In the United States, it’s college football season. Students and alumni in school spirit all cheer on their classmate athletes in the season opener. But while it’s one thing to sit down and watch matches, it’s another to tune into the ESPN College Gameday show pre-game and listen to the intro song each year. Esports fans were shocked to hear Danny McCarthy’s “Silver Scrapes” song played at the pre-game show and a commentator (unsuccessfully) attempting to mumble along.
The song, which was made in four days according to the composer himself, was first uploaded to Universal Production Music (then known as “Killer Tracks”), a music production and licensing company. It was during the League of Legends (LoL) Season 2 World Championship in 2012 that esports fans first heard the song– and they heard it a lot– as it was played during the prolonged tech breaks. Repetition usually leads to boredom, but fans loved the song. Silver Scrapes skyrocketed in viewership immediately after and over time, it became a theme song in the LoL community.
What many may not know is that this isn’t the first time ESPN played Silver Scrapes in its pre-game show. The song was used as the College Gameday Intro song back in 2013.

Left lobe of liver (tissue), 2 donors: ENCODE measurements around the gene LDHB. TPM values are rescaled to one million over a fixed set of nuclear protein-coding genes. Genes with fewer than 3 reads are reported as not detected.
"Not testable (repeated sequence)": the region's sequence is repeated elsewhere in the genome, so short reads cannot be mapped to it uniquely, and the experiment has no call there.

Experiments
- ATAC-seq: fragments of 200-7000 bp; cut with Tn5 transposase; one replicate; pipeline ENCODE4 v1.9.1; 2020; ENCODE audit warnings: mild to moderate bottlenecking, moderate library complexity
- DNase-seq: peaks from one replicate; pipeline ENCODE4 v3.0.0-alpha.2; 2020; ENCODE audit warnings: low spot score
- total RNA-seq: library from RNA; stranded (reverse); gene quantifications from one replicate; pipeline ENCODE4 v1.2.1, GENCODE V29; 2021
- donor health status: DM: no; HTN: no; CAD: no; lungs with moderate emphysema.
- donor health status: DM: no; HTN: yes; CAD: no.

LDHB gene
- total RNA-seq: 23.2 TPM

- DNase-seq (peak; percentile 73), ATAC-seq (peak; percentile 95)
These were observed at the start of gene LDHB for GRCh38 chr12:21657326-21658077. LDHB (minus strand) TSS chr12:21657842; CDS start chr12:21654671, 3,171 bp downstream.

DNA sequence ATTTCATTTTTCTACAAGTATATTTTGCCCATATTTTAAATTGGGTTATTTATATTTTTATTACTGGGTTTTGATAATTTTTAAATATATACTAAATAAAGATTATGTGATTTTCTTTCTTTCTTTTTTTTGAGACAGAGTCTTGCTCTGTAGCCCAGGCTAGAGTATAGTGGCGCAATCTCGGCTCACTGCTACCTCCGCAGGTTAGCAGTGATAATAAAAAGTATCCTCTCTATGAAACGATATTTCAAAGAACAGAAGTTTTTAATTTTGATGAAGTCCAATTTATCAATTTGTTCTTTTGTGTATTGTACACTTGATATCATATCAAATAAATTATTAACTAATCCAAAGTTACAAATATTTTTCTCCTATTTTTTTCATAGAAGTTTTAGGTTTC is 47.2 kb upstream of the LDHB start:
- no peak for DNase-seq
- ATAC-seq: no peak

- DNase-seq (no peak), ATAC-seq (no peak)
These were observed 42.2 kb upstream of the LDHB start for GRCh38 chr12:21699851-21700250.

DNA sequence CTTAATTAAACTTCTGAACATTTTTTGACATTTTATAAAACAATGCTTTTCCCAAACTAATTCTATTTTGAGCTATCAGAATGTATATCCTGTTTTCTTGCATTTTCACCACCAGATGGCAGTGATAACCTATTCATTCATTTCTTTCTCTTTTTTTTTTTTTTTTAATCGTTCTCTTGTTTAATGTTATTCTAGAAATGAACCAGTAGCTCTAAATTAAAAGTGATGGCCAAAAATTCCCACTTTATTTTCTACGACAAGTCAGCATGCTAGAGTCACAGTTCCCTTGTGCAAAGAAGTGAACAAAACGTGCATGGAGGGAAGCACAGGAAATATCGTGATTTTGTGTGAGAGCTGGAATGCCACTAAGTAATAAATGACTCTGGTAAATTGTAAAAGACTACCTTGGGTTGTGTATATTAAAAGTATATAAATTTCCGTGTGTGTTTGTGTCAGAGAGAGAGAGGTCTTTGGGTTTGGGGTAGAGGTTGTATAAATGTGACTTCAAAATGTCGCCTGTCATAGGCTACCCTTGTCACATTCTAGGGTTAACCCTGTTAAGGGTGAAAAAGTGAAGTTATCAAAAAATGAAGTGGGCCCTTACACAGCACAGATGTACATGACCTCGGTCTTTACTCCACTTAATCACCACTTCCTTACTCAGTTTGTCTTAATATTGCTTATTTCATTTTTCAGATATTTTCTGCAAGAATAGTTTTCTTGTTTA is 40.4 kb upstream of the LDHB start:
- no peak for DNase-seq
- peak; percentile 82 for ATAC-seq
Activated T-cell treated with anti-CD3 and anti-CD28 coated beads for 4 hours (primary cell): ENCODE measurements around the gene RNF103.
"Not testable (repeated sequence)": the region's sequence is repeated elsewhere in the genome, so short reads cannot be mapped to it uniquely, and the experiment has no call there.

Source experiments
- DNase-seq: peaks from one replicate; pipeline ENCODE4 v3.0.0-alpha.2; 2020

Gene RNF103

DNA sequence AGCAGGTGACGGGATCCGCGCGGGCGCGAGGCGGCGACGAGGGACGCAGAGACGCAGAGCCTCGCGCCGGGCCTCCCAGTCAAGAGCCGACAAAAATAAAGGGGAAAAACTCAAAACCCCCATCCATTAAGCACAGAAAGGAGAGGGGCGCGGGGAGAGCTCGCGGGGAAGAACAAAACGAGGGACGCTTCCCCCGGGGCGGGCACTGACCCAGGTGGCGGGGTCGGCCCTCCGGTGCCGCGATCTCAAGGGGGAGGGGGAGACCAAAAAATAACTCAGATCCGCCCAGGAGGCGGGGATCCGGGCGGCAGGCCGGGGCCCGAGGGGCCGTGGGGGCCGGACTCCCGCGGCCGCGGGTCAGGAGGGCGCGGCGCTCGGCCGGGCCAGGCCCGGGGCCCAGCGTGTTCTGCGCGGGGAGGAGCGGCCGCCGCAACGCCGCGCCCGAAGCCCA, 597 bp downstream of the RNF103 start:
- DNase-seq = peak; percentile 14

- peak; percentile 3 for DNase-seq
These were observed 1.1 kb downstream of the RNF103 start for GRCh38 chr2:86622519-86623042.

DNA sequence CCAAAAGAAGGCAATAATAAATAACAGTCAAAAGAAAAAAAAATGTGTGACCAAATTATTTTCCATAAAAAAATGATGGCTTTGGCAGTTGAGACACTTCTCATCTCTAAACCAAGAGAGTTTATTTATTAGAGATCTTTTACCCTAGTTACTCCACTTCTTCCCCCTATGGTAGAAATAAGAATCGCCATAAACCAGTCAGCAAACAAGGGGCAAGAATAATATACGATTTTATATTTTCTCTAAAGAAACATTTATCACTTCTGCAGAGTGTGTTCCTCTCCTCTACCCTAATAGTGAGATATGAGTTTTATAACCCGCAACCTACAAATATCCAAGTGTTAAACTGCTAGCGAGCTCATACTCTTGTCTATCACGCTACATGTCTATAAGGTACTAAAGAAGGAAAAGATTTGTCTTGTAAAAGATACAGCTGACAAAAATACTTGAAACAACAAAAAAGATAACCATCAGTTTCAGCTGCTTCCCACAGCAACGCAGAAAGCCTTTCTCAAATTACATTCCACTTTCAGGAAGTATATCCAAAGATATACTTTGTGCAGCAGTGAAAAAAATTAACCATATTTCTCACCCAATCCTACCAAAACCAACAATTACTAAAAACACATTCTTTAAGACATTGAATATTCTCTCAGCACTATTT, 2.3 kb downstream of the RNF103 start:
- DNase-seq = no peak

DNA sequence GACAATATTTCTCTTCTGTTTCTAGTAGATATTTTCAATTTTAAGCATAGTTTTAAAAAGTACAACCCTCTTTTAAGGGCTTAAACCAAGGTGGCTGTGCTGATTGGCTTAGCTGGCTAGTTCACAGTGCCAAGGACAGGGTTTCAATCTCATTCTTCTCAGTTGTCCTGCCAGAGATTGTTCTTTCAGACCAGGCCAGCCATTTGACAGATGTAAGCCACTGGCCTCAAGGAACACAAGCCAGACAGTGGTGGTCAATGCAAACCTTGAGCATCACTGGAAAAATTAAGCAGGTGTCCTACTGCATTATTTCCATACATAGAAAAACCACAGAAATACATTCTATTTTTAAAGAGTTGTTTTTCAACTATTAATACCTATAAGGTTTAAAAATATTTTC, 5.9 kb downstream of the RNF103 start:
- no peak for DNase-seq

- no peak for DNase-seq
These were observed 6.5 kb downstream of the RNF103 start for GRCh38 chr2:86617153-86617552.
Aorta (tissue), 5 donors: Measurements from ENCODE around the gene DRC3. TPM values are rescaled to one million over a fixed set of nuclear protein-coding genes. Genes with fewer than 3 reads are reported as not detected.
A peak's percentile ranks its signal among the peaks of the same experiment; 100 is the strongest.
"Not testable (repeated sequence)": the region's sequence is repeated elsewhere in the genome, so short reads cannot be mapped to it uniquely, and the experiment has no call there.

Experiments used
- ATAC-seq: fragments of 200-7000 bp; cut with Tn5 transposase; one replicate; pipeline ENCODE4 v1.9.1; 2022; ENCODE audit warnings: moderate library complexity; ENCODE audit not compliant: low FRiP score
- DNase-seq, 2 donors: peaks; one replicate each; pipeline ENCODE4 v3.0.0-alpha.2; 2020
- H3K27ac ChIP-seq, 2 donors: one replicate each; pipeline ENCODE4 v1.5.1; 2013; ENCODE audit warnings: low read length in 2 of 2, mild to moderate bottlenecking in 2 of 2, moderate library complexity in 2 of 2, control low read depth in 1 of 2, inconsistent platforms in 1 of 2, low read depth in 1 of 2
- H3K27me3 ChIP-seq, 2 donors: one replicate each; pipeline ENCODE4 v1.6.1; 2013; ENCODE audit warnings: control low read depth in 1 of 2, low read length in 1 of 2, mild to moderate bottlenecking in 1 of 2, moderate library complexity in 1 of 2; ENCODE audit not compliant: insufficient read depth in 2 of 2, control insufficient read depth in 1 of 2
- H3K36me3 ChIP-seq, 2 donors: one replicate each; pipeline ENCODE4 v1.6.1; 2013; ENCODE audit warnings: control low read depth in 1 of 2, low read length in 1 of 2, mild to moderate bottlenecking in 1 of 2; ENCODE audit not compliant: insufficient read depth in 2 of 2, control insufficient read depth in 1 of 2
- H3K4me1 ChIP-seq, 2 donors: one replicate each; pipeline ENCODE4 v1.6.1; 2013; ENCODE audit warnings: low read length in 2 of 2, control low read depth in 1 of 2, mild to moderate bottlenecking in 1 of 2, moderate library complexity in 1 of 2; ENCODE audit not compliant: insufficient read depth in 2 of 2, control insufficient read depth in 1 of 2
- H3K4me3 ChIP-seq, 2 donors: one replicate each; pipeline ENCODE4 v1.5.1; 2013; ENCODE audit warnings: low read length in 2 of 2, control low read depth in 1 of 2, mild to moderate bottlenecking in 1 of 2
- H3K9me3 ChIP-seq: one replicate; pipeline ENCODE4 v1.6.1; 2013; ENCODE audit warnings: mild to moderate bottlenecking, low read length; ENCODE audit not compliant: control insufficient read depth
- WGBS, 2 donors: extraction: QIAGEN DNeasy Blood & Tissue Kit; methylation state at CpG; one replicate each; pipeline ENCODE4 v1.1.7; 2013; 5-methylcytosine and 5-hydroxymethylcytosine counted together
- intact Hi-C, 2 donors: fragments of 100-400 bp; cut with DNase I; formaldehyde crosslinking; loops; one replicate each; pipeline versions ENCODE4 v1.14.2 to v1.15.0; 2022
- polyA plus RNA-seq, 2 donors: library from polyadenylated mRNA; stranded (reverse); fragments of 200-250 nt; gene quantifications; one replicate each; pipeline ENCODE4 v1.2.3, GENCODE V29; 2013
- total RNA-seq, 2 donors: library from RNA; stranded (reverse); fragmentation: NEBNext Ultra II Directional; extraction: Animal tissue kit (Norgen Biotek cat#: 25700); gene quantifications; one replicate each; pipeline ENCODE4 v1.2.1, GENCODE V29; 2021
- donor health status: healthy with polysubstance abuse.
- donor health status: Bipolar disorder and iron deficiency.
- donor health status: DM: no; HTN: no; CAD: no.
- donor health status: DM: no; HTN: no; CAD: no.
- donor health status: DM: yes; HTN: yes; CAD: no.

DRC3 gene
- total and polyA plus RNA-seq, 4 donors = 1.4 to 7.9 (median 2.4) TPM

For a long time, ESPN immersed itself in the wonderful world of esports and especially League of Legends. In 2020, it was announced that ESPN and the LCS (League of Legends Championship Series), North America’s competitive League of Legends league, agreed on a partnership to make ESPN “the official U.S. linear and authenticated streaming platform” of the LCS for the remainder of the Spring Split playoffs, per an official ESPN Press Room press release.
Matches were streamed live on the ESPN2 channel as well as the ESPN app, and all matches were available on-demand on the ESPN app and the sports cable company’s website. This was not the first time ESPN and Riot Games announced a streaming rights partnership; the same happened in 2018 but in a non-exclusive deal, meaning that LCS games were still broadcast on other streaming platforms such as Twitch and YouTube.
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